Thursday, April 21, 2011

Babylon 5: Lost Tales

My Rating: 3/10  

I loved Babylon 5.  Absolutely loved it.  It remains probably my favorite TV science fiction series - The revamped Battlestar Galactica was pushing it off the throne for a while there, but fell apart in the end, where B5's final episode is one of my favorites ever broadcast.  So it really, really pains me to write this review...

JMS made this in 2007 as an attempt to re-ignite interest in B5 towards the goal of making a series of direct-to-DVD movies, but alas, it was not a successful experiment. The idea was to tell small, character-centric stories set within the B5-verse, and it succeeded at that, but the execution was pretty middling.

The plot: It's 3 short stories wrapped into an hour+ video. The first features Lockley and a priest on B5 dealing with what appears to be a demonic possession, the second is a conversation between Sheridan and an Earth reporter, and the third and longest is a story about Sheridan and Ghaelen dealing with a "future Hitler" in the Centauri empire.

The good: It's really cool to see and hear B5 again, complete with Christopher Franke score. Sheridan has aged into his role excellently and has some terrific lines. He's as likable as ever. It has a lot of that "Visit with old friends" aspect to it. Also, the plots are cerebral, philosophical, dialog-heavy, and loaded with classic B5 monologues about the nature of spirit and hope. For me this was good, though today's 19 year old would be whining about being bored within 2 minutes.

The bad: Oog. Well, for starters, they had no remaining sets or props from the series to work with, and a minimalistic budget, so nearly everything except for a couple of nondescript rooms is set against a CGI background...and not a very big budgetey CGI background, either. Sadly, a lot of the shots reminded me way too much of the Full Motion Video composites from PC games of the mid 90's, where actors would perform Wing Commander cutscenes in front of Playstation backgrounds. 

Also, the choice of characters is bizarre. We went in hoping to be reunited with some of the series regulars, but the only one present is Sheridan... Even Delenn is "Away on a peace mission", and only contacted by phone calls during the show. Opening the show with Commander Lockley (otherwise known as Diet-Ivanova) was weird - She wasn't exactly a beloved character so wasting a third of the running time on a Lockley-centered story was off-putting.

Also, the guy who did the camerawork in the first story NEEDS to find another job, seriously. I have no idea WHAT they thought they were doing, but it became totally laughable and Em and I kept pausing the thing to gag in disbelief. Basically, the guy can't hold the damn camera still. We may have been extra-sensitive to this having just come off watching a run of 40's films over the holidays - Thus being used to the concept of static cameras and actors who could play an entire 15 minute scene without a cut. In Lost Tales, though, aggggg... There's a prolonged conversation between a priest and a supposedly possessed man in a cell. Typical B5 conversation, very long winded and philosophical and dialog-heavy. I can't say what they talked about, though, because I was too distracted by the cameraman rolling the camera, zooming in on random things, filming the actors' hands, ceiling lights, rolling the camera up an actor's nose, and on and on. It seemed he was totally convinced that no one would accept a long dialog scene without some dumbass shakeycam going on, so we're bombarded by this constantly moving camera crawling all over the room and dramatically cutting back and forth between actors and just generally totally fucking the scene up. When my wife and myself are both yelling at the screen, "Hold the goddamned camera still!!!", it's bad. Imagine the handicam from Cloverfield applied to two guys sitting motionless in a cell. [image]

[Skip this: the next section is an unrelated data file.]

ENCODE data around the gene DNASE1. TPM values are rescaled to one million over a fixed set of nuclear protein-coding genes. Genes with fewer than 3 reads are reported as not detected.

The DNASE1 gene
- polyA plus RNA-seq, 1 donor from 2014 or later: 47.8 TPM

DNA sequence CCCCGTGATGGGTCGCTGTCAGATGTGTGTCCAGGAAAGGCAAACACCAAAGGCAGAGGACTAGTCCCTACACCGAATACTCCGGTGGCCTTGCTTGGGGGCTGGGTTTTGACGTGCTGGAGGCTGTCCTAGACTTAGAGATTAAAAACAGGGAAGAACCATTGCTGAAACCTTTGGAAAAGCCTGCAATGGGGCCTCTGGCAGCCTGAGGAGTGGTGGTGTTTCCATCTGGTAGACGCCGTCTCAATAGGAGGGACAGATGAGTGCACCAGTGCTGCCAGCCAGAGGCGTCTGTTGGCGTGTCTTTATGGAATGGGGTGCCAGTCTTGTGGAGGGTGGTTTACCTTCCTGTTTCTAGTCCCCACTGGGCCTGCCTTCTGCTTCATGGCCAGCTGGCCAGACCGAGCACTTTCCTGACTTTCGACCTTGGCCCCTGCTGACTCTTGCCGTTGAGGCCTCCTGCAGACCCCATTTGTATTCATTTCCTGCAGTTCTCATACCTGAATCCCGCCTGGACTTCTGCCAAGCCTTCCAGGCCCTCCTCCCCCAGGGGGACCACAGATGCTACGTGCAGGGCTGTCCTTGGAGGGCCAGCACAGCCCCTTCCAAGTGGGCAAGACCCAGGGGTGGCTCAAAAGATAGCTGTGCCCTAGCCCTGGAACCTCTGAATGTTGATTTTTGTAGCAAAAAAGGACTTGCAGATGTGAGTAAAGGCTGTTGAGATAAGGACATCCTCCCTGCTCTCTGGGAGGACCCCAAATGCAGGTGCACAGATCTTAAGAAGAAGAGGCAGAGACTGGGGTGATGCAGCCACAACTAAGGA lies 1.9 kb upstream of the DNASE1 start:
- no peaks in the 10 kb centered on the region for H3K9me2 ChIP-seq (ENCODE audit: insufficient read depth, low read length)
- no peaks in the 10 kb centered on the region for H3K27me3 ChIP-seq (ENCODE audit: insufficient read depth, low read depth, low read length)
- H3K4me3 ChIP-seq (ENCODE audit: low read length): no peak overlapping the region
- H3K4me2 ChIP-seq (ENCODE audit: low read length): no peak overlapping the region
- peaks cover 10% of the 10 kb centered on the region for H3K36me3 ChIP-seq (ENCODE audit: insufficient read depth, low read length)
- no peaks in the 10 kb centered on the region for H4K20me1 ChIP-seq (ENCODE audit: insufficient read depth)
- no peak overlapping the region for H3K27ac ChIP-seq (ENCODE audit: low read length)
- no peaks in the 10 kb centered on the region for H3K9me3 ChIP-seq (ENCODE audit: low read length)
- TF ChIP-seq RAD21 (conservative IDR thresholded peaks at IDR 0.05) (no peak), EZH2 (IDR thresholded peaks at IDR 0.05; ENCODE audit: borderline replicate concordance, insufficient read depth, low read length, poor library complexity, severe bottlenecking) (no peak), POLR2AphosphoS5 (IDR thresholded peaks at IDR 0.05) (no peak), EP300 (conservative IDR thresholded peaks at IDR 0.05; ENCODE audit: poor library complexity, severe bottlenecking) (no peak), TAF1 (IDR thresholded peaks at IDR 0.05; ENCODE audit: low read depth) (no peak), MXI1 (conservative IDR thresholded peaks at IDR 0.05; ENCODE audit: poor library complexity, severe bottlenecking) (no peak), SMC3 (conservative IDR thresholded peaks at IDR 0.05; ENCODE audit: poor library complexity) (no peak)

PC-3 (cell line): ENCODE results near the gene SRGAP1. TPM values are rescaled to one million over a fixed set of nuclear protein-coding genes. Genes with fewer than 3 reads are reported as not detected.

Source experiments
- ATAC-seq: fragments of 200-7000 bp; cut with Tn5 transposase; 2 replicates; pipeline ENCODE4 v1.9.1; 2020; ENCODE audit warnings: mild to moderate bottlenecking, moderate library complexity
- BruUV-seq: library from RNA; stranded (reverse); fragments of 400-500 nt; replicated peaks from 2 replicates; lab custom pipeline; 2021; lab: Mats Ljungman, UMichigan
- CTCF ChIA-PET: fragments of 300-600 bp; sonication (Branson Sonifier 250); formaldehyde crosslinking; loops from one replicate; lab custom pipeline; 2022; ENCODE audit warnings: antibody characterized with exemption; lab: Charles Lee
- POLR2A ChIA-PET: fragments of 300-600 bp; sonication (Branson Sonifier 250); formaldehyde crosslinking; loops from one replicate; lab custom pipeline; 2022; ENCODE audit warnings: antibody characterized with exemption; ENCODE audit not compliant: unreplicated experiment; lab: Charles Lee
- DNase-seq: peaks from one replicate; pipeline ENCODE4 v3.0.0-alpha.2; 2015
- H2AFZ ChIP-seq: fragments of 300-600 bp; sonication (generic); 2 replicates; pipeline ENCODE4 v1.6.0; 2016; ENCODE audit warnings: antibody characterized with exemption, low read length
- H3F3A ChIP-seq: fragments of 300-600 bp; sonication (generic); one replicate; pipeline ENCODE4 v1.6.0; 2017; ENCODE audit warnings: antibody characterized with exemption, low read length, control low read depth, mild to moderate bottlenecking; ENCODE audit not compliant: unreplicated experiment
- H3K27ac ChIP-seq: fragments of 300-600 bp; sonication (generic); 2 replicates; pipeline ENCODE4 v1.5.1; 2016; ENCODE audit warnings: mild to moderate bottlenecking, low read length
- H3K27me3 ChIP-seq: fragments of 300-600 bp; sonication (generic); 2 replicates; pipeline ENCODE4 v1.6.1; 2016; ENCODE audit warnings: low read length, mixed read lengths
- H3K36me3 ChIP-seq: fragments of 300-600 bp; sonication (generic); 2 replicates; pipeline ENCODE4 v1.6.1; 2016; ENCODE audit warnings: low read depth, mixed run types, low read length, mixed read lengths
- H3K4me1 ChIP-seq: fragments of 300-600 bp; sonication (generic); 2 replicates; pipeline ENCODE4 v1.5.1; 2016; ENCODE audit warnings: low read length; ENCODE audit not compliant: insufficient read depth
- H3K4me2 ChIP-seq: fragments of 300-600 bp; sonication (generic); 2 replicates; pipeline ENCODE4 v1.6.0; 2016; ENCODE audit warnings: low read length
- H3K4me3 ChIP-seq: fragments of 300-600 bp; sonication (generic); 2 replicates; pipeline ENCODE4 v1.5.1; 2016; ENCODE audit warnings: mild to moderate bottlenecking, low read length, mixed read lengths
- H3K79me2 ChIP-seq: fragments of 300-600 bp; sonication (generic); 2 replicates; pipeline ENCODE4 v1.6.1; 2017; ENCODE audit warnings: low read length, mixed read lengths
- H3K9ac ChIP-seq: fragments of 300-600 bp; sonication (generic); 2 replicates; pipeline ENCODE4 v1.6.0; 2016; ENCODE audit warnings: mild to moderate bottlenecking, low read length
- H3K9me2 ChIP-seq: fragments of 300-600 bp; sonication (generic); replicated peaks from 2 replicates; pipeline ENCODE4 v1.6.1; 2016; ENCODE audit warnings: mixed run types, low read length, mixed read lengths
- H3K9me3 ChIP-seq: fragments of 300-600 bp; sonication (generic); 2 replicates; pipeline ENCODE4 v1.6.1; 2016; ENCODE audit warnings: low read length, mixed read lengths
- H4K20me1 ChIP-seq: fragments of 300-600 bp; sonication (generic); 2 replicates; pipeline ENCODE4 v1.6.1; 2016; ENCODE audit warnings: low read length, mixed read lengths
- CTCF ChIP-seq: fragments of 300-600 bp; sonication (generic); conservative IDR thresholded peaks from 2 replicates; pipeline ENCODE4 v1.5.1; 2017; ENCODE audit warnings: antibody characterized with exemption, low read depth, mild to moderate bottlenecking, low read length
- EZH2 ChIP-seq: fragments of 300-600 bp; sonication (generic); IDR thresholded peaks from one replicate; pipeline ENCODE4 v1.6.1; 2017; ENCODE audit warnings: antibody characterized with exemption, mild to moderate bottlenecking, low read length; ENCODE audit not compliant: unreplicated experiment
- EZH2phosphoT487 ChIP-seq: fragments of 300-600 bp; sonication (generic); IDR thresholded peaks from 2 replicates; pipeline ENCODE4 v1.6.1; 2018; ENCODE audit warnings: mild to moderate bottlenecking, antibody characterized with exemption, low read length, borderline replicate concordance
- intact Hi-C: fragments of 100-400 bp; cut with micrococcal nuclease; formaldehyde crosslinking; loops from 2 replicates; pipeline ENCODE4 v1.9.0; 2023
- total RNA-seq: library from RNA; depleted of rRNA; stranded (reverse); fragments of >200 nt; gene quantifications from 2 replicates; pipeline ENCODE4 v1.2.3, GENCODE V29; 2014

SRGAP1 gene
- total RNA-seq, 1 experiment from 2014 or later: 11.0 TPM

Lack of extras and sets make the whole thing look much more like a webisode of a homemade series than the B5 we know and love. If you are a B5 completist like myself, it is worth watching just to see familiar characters and storytelling styles again, but I can't imagine anyone unfamiliar with B5 enjoying this, and the whole thing came off very half-baked IMO. After the poor sales of this, the idea of ongoing mini-movies was scrapped, so this is likely the last gasp of B5 we're ever going to see - A sad fate for what was my personal favorite SF series ever on TV.

Suggested Accompaniment: A nice snifter of banana-creme-waffle eliquid from Tasty Vapor, delivered in a high tech Janty ecig, will make the whole thing go down a little sweeter.  A little.